Wednesday, September 21, 2011

The Conflicts of Interest Coalition - protecting health right now in New York

Baby Milk Action recently formed the Conflict of Interest (COI) Coalition, bringing together - so far - over 140 international networks and civil society organisations calling for the United Nations to avoid conflicts of interest as it sets policies on obesity, diabetes and other Non-Communicable Diseases (NCDs).

The Coalition represents thousands of non-profit public health advocacy groups around the world.

It is necessary because food corporations such as Nestlé and alcohol companies companies are lobbying to set the rules on tackling the rise in NCDs for which they are partly responsible. Pharmaceutical companies that can also profit from policy decisions are also involved in lobbying. All want to be seen as 'partners' in tackling the problems.

The COI Coalition is calling for there to be a Code of Conduct on relationships so that policies are made in the public interest. While corporate interests can be consulted, they should not be involved in setting the policies or these will inevitably be weakened to protect corporate interests, instead of protecting health.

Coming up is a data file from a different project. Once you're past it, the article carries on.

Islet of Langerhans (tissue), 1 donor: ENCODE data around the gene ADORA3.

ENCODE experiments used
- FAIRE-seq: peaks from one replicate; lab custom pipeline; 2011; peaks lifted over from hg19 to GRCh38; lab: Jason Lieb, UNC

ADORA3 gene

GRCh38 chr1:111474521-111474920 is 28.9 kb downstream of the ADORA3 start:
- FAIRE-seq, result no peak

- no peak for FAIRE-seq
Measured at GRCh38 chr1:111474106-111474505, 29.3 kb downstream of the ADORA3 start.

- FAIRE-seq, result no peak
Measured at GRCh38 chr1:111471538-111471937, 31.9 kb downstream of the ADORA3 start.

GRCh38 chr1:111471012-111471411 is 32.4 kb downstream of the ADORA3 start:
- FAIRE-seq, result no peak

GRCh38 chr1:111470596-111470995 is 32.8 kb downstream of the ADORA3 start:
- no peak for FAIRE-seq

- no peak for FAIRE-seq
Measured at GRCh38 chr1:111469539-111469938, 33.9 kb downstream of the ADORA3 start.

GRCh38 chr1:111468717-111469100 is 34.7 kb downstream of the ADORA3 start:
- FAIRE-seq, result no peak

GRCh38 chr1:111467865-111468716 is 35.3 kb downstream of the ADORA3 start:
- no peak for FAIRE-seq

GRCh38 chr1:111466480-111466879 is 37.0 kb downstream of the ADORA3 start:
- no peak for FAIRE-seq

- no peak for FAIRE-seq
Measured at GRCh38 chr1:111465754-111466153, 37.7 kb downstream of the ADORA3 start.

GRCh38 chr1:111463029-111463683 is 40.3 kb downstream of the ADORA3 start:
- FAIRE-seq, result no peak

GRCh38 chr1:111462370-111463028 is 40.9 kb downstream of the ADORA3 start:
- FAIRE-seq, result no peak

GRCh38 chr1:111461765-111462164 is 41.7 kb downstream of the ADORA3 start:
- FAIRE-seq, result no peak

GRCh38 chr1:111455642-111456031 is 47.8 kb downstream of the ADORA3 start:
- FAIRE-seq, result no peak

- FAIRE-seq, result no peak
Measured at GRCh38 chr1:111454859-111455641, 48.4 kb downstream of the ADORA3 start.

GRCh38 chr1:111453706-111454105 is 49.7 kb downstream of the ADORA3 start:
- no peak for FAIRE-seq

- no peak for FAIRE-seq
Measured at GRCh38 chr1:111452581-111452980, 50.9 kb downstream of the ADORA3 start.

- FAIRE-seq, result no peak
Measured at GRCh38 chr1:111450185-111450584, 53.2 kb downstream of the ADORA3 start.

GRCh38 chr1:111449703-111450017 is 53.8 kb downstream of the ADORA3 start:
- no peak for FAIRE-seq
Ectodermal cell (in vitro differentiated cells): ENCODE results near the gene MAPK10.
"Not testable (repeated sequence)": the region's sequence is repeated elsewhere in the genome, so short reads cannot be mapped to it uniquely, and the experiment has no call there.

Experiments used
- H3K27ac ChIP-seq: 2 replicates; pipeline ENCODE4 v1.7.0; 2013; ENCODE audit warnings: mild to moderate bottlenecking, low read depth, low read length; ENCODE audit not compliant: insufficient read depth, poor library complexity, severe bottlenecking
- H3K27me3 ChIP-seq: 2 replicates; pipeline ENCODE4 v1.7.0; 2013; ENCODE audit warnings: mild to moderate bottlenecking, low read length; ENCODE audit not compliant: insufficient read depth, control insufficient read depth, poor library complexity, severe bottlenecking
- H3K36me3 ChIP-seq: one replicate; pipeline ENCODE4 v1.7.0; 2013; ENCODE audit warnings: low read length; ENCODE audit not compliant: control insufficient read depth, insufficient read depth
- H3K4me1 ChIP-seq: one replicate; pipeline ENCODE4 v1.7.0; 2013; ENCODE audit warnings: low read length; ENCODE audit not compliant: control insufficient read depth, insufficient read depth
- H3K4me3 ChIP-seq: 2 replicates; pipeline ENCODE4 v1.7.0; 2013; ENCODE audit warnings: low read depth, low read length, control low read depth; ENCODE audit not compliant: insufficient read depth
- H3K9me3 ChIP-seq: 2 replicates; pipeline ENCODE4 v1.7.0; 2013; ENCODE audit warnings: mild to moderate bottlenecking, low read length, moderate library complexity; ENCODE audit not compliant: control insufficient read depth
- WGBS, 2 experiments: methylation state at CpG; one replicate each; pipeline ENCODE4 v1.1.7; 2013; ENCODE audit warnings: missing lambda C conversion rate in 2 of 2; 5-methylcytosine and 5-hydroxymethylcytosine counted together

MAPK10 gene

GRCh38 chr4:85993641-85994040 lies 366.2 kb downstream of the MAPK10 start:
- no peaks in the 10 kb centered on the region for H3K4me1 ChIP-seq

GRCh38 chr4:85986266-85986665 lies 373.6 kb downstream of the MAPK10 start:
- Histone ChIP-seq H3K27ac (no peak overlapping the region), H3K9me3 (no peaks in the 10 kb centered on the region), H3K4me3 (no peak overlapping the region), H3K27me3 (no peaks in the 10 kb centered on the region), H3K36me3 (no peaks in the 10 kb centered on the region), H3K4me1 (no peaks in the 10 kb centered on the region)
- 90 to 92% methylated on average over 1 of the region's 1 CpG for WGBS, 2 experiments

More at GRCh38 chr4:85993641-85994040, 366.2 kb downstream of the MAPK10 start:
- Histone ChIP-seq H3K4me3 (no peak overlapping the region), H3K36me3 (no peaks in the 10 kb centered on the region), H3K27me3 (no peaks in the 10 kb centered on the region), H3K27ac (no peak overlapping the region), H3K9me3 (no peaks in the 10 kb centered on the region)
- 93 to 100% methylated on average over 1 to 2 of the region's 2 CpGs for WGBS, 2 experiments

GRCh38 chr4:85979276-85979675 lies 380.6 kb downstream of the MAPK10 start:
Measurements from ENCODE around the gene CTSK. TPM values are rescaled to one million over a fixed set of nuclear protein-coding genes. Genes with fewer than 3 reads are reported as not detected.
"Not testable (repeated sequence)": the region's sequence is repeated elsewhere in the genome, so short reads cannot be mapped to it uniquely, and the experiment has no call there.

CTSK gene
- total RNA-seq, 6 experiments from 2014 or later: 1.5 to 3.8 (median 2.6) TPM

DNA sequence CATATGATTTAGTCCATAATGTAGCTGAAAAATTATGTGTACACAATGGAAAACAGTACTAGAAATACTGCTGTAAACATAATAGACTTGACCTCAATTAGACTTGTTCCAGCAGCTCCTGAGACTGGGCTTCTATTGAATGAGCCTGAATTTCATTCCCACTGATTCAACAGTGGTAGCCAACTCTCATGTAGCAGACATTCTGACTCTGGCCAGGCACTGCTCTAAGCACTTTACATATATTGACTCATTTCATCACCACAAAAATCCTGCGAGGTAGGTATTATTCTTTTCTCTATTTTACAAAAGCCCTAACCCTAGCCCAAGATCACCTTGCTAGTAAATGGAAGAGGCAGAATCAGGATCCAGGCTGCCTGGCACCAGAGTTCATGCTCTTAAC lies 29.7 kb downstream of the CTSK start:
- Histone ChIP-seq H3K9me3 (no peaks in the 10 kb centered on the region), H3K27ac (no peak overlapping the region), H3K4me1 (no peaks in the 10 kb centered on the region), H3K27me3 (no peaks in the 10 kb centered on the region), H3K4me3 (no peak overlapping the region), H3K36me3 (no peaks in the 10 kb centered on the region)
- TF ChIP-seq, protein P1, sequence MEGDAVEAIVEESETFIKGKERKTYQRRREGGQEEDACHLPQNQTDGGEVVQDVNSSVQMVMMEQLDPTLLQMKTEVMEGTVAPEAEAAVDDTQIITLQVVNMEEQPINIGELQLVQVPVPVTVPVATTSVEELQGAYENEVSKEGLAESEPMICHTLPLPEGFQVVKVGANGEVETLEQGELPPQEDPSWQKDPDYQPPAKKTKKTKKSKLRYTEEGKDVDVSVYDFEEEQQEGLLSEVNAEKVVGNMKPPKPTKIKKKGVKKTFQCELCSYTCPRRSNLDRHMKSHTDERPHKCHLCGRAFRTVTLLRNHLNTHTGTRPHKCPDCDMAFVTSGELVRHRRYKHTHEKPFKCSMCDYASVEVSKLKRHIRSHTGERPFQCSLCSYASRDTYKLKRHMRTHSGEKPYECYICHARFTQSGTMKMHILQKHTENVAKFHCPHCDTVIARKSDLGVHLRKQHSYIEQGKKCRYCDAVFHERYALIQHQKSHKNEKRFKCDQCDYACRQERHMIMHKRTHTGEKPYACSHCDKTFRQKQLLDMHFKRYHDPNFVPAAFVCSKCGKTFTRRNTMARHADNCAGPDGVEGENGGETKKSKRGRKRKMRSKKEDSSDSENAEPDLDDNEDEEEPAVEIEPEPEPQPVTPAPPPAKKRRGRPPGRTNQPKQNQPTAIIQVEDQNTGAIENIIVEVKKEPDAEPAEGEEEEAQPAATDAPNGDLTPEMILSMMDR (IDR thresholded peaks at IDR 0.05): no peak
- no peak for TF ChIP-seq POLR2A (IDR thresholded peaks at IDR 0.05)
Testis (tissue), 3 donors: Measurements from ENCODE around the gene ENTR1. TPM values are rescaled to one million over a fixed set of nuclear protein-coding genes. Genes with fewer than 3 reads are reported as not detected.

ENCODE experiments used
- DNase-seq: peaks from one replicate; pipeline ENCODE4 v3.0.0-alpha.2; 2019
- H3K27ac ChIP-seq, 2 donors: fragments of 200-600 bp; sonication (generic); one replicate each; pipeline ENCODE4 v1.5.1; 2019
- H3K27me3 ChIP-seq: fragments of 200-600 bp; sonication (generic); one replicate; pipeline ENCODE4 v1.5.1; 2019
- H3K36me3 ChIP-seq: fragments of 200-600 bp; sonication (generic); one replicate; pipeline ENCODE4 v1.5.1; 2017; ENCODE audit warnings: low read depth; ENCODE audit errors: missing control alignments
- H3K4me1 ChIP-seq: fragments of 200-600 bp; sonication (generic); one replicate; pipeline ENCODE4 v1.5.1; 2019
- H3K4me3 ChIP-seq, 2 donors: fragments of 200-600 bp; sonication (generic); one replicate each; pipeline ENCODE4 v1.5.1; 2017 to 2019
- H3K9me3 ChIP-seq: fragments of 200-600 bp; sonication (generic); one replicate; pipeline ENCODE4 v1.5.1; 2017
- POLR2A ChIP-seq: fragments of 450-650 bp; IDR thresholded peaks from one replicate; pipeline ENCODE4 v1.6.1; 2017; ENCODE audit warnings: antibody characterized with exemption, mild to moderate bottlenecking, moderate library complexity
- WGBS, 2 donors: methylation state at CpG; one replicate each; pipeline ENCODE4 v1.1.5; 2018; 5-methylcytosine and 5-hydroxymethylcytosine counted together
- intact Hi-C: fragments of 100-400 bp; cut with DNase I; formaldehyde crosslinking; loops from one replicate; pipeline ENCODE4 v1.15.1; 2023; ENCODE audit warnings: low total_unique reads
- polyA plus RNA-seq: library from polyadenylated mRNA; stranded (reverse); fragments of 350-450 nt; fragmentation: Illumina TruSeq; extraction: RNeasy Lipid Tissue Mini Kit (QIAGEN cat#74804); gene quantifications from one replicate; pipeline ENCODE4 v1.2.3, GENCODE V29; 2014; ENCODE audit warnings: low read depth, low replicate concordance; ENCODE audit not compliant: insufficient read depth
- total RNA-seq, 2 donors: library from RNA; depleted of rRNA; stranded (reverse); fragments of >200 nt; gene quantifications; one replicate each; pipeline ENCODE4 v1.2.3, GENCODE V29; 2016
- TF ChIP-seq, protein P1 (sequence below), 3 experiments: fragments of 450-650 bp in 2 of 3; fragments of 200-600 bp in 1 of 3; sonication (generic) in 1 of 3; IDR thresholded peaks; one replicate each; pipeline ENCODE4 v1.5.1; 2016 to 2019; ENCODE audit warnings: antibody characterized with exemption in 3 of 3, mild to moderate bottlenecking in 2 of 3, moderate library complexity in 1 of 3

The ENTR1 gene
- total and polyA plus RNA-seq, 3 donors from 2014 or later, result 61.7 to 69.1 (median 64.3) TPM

The corporations are out in force this week at the UN General Assembly where these issues are being discussed. Baby Milk Action's Policy Director, Patti Rundall, is also there, with colleagues in the COI Coalition.

You can follow developments on the new COI Coalition blog at:

and Patti's own Policy blog at:


Alpha Parent said...

This is good news.

I wonder, do you have any information on the involvement of formula companies in the development of breastfeeding laws in the UK? Were they consulted? What role did they play? The laws seem so weak.

Mike Brady said...

Dear Alpha Parent,

Consulting the formula companies on the draft legislation proposed in 2006 took place - and was the right thing to do. It is correct the policy makers listen to their views - but they should then make policy based on what is best for infant health. What happened was the opposite - corporate interests were put first in what turned out to be a very sordid affair.

Even when the Government followed the industry's demands instead of the united health community and its own advisors, the thanks it received was the industry took it to court to delay some of the provisions coming in to force.

Various blog posts here relate the history as it happened. Some examples:

Alpha Parent said...

Thank you very much for this information.